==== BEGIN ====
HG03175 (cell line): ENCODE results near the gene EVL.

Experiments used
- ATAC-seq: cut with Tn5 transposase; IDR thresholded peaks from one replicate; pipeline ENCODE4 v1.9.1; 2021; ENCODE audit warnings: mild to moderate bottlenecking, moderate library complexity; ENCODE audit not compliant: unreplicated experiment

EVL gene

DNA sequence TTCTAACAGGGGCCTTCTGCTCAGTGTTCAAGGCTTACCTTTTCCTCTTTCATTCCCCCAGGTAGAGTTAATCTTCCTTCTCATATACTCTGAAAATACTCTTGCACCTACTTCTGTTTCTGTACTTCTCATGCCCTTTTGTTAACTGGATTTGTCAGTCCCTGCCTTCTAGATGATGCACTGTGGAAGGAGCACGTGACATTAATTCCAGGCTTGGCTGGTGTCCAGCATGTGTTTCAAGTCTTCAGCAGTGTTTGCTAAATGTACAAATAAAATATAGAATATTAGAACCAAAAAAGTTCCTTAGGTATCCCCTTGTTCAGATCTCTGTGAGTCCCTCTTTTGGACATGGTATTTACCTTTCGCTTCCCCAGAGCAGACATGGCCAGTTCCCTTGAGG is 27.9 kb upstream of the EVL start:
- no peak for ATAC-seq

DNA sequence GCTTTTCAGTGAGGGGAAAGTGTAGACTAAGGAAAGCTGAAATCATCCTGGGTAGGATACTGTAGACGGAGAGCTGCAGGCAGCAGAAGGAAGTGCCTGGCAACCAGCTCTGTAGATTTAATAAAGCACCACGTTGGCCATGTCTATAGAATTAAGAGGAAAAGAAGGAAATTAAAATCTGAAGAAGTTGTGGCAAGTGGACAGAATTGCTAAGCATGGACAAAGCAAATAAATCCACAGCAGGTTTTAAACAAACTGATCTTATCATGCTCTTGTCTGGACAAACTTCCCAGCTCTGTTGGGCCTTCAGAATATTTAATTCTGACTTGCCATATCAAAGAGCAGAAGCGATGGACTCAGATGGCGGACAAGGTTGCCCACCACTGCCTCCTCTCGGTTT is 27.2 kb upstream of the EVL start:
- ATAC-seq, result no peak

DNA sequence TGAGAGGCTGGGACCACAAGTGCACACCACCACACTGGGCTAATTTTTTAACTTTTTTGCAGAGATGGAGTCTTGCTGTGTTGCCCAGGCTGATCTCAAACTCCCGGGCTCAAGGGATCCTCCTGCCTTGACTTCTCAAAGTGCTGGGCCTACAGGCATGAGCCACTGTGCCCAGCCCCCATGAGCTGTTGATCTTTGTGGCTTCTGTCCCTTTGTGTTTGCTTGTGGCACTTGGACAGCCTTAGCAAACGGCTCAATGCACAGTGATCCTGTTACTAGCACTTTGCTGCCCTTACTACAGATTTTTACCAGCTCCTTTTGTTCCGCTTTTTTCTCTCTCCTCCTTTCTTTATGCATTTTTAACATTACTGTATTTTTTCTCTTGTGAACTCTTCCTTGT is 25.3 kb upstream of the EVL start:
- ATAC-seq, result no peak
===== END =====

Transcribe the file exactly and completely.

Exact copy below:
HG03175 (cell line): ENCODE results near the gene EVL.

Experiments used
- ATAC-seq: cut with Tn5 transposase; IDR thresholded peaks from one replicate; pipeline ENCODE4 v1.9.1; 2021; ENCODE audit warnings: mild to moderate bottlenecking, moderate library complexity; ENCODE audit not compliant: unreplicated experiment

EVL gene

DNA sequence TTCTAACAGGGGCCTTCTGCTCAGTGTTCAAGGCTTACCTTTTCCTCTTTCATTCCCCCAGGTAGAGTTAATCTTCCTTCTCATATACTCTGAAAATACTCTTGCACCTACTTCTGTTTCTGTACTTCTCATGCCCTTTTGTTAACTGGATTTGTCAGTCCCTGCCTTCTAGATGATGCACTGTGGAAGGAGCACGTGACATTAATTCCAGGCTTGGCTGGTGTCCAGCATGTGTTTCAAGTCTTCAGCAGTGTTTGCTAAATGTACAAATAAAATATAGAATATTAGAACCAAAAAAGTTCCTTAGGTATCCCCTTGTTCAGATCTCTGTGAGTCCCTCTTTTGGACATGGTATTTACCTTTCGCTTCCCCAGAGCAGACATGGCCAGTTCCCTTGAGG is 27.9 kb upstream of the EVL start:
- no peak for ATAC-seq

DNA sequence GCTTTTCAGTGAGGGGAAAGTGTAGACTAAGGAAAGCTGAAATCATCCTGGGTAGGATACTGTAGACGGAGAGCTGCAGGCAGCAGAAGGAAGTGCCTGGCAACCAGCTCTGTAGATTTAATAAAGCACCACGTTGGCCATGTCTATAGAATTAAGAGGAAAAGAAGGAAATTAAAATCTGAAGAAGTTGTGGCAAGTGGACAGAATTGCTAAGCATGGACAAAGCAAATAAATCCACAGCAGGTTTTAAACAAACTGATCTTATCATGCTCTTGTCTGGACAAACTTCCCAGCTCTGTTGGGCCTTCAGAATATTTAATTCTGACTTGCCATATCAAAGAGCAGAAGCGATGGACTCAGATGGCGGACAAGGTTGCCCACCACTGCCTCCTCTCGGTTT is 27.2 kb upstream of the EVL start:
- ATAC-seq, result no peak

DNA sequence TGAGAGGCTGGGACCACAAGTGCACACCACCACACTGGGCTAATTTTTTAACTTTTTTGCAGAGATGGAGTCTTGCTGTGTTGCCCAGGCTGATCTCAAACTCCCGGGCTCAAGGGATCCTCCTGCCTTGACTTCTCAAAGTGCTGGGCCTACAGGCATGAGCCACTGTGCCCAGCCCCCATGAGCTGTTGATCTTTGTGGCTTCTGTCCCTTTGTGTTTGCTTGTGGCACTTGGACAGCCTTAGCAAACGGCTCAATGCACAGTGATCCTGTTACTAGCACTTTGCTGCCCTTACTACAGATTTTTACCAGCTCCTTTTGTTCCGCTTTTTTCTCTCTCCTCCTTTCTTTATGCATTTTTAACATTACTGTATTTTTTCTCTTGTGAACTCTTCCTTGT is 25.3 kb upstream of the EVL start:
- ATAC-seq, result no peak